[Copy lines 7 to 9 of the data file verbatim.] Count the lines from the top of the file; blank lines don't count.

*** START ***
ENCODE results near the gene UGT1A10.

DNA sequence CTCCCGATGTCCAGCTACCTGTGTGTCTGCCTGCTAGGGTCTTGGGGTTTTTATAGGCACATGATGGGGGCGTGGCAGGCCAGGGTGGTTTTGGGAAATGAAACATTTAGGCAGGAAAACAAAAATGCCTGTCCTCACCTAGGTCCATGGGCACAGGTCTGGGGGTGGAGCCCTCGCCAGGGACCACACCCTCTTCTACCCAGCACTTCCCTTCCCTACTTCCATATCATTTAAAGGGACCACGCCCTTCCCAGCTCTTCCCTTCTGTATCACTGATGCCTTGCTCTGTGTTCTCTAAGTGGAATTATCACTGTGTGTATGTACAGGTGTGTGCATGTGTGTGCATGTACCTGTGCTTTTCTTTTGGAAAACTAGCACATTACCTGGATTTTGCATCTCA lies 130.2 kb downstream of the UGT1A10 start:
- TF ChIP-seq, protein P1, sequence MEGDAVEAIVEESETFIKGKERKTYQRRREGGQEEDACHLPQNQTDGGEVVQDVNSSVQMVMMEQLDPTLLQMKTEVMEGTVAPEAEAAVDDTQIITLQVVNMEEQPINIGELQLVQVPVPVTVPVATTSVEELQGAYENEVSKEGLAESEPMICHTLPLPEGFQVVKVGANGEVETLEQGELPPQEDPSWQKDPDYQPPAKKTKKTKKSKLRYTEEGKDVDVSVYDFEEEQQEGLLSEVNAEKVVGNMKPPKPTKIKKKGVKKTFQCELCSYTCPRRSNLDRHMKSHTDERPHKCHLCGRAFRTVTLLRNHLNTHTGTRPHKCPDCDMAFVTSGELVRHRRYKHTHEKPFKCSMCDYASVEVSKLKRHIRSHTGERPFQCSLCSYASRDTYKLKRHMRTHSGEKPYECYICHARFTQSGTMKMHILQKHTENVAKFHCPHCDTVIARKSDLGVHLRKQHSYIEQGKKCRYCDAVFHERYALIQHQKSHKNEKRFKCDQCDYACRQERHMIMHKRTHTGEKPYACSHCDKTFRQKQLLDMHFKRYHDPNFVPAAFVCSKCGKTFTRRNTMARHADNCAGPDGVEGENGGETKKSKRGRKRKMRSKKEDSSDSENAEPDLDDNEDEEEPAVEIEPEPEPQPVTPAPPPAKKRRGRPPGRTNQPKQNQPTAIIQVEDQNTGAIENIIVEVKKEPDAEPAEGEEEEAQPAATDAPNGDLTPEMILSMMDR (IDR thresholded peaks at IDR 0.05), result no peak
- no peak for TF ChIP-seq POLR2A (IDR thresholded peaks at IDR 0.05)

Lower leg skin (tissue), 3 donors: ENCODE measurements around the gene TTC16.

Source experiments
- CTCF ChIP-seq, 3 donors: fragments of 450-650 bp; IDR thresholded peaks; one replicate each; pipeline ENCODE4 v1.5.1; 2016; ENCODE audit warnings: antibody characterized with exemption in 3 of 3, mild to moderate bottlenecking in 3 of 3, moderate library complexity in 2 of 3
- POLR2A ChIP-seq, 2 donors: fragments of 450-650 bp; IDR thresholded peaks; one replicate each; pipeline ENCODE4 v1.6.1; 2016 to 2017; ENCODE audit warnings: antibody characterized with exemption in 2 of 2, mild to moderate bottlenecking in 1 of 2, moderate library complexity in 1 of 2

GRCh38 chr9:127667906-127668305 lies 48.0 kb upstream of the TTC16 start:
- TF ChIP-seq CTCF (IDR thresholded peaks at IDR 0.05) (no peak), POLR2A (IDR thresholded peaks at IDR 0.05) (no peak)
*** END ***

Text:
- CTCF ChIP-seq, 3 donors: fragments of 450-650 bp; IDR thresholded peaks; one replicate each; pipeline ENCODE4 v1.5.1; 2016; ENCODE audit warnings: antibody characterized with exemption in 3 of 3, mild to moderate bottlenecking in 3 of 3, moderate library complexity in 2 of 3
- POLR2A ChIP-seq, 2 donors: fragments of 450-650 bp; IDR thresholded peaks; one replicate each; pipeline ENCODE4 v1.6.1; 2016 to 2017; ENCODE audit warnings: antibody characterized with exemption in 2 of 2, mild to moderate bottlenecking in 1 of 2, moderate library complexity in 1 of 2

GRCh38 chr9:127667906-127668305 lies 48.0 kb upstream of the TTC16 start: